What’s important between the translator and the author is to share a rapport about the way of looking at things, you know, and feeling intensely about those things. So, I think the fact that Daisy felt as much love for language or playing with language made for a very strong foundation, and I think the outcome has been wonderful.


Rumpus: There has been a great deal of attention paid to the fact that Tomb of Sand was the first Indian language book to win the Booker International Prize. Why do you think Indian literature is not being recognized and translated as much as other languages and recognized on a world stage?


Shree: We must return again and again to the whole issue of hegemony of the English language. I think it’s unfortunate that English should become the pool where all literature is to be viewed. There should be more translations across languages; in fact, even across Indian languages. Why should Indians from different parts of the country have to read each other only in English? There’s a lot of things which are skewed in this whole translation story. In fact, in recent years, the quality of translations has really, really improved, so that’s a very hopeful sign. In fact, most of [the literature] that’s going out of South Asia is only literature written in English by South Asians.


Also, I don’t think there’s such a lot of translation being done of Indian languages. So, I think it’s a matter of accessibility—that it’s not been worked on and created. I think the world is really opening up, but it’s also made people quite insular. I hope something like the Booker win might do that. I was told that at the Frankfurt Book Fair, publishers were really interested in tapping translated works from Indian languages, rather than just going for the English. So, I think that’s a change one can immediately see, but it would only mean something if it becomes a sustained act.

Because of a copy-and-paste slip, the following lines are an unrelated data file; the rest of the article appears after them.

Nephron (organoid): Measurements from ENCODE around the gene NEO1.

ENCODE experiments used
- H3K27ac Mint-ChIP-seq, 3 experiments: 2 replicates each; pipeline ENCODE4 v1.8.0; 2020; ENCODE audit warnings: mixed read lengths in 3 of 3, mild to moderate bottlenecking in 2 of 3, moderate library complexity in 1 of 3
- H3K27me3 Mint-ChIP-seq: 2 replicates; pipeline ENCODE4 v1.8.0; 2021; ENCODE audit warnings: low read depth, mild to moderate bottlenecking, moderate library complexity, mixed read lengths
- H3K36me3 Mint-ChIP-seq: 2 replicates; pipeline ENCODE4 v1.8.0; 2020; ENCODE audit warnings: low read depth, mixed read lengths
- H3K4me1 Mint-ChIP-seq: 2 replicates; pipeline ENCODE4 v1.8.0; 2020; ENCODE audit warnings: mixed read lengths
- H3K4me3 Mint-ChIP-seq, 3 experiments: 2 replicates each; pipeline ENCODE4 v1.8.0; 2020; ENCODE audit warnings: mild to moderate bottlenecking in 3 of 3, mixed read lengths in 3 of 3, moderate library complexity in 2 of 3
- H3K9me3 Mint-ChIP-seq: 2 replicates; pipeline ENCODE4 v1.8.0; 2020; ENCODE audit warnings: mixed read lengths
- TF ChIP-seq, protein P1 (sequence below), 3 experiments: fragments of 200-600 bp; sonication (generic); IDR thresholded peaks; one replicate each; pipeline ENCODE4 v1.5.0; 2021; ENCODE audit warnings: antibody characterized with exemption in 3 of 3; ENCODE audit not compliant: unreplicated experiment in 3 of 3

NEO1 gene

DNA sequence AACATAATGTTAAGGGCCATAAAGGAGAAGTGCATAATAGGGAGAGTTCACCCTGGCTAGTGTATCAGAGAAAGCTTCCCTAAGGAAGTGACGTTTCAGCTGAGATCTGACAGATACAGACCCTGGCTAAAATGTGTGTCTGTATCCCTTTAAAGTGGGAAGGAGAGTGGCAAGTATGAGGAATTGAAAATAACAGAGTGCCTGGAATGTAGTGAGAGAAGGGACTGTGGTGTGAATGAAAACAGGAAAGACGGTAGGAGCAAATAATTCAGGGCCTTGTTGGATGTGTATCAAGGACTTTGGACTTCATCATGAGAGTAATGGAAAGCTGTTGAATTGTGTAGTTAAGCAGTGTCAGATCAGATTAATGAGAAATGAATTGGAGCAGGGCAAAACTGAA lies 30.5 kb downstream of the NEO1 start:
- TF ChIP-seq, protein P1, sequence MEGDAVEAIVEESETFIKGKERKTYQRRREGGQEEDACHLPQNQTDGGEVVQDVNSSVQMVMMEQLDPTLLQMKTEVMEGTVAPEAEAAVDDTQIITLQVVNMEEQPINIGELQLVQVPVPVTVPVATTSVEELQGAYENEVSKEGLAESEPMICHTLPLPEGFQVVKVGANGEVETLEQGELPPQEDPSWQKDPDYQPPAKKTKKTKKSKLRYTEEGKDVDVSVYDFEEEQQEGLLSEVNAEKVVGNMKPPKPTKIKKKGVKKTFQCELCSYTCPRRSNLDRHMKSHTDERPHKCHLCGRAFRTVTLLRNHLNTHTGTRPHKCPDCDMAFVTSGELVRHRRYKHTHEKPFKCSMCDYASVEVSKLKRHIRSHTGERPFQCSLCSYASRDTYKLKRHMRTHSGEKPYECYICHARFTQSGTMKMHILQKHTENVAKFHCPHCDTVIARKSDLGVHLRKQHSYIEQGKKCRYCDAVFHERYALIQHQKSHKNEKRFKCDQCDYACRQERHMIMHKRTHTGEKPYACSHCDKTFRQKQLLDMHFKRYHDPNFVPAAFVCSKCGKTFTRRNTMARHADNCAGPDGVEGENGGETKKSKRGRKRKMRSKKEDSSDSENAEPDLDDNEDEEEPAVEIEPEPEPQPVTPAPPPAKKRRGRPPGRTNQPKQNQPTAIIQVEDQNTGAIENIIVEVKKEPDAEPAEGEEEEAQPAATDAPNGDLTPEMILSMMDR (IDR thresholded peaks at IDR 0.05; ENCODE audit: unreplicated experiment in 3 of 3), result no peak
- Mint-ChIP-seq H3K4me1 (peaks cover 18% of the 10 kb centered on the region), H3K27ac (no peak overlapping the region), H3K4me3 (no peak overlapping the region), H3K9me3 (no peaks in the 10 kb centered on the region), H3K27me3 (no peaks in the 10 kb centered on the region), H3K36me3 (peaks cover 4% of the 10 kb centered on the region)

Rumpus: How does it feel to be an artist in India, at this moment—or really in the world—with such a prevalence of right-wing and Nationalist leaders?


Shree: I’m really, really glad that you added in “the world.” I think that’s important because too often people talk about some places, like that’s where something is happening only. And there are other places where things are really, you know, hunky dory and you can do anything and get away with anything. That’s just not true. There are some trends in the world today, which are disturbing. There’s a tidal wave, you know. The world has opened up, but it’s also become more constricted. Vigilance has increased. Vigilance has become much easier than before, so everyone’s being watched. So, I’m glad you’re not making it India versus the world.


What’s happening in India… look, I mean, we respond to things at various levels. And let me tell you this: In some sense, the word has been endangered for a very long time, perhaps from the beginning. If the word is going to threaten the social order, it has to be stopped. Anything which is going to threaten the social and political order has to be stopped. And this has been going on perhaps forever. But I think writers cannot stop because writing for us is like breathing. We cannot stop. We have to carry on. By and large, I think that is what the situation is in India. So many people are writing and, indeed, I think there is a whole community which is carrying on saying what they want—even in this atmosphere of fear.



Neelanjana Banerjee's writing has appeared in Prairie Schooner, World Literature Today, MUTHA Magazine, PANK Magazine, and many other places. She is the Managing Editor of Kaya Press and teaches Creative Writing and Asian American Studies at UCLA and Loyola Marymount University. She lives in Los Angeles. More from this author →